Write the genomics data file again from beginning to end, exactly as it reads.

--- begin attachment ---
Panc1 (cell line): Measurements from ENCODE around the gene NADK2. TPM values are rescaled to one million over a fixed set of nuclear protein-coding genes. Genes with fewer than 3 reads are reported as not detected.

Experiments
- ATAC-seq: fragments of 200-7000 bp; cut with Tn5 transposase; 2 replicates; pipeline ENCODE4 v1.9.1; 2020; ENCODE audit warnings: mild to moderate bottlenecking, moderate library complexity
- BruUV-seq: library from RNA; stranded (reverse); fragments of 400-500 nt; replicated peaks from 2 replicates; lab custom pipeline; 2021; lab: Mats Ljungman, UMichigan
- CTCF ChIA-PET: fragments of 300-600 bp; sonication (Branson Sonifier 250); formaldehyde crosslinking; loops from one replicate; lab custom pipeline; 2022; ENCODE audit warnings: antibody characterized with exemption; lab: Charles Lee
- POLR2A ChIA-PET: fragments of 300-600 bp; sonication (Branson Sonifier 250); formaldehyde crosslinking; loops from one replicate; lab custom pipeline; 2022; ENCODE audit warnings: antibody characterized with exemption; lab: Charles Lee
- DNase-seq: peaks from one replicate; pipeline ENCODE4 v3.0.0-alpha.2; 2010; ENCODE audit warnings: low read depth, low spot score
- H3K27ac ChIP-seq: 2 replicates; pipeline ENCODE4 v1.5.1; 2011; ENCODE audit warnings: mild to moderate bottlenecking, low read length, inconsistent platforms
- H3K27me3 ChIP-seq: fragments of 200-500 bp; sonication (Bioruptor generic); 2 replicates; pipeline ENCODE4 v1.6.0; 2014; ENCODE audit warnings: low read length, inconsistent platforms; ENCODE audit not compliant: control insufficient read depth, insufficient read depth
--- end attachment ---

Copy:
Panc1 (cell line): Measurements from ENCODE around the gene NADK2. TPM values are rescaled to one million over a fixed set of nuclear protein-coding genes. Genes with fewer than 3 reads are reported as not detected.

Experiments
- ATAC-seq: fragments of 200-7000 bp; cut with Tn5 transposase; 2 replicates; pipeline ENCODE4 v1.9.1; 2020; ENCODE audit warnings: mild to moderate bottlenecking, moderate library complexity
- BruUV-seq: library from RNA; stranded (reverse); fragments of 400-500 nt; replicated peaks from 2 replicates; lab custom pipeline; 2021; lab: Mats Ljungman, UMichigan
- CTCF ChIA-PET: fragments of 300-600 bp; sonication (Branson Sonifier 250); formaldehyde crosslinking; loops from one replicate; lab custom pipeline; 2022; ENCODE audit warnings: antibody characterized with exemption; lab: Charles Lee
- POLR2A ChIA-PET: fragments of 300-600 bp; sonication (Branson Sonifier 250); formaldehyde crosslinking; loops from one replicate; lab custom pipeline; 2022; ENCODE audit warnings: antibody characterized with exemption; lab: Charles Lee
- DNase-seq: peaks from one replicate; pipeline ENCODE4 v3.0.0-alpha.2; 2010; ENCODE audit warnings: low read depth, low spot score
- H3K27ac ChIP-seq: 2 replicates; pipeline ENCODE4 v1.5.1; 2011; ENCODE audit warnings: mild to moderate bottlenecking, low read length, inconsistent platforms
- H3K27me3 ChIP-seq: fragments of 200-500 bp; sonication (Bioruptor generic); 2 replicates; pipeline ENCODE4 v1.6.0; 2014; ENCODE audit warnings: low read length, inconsistent platforms; ENCODE audit not compliant: control insufficient read depth, insufficient read depth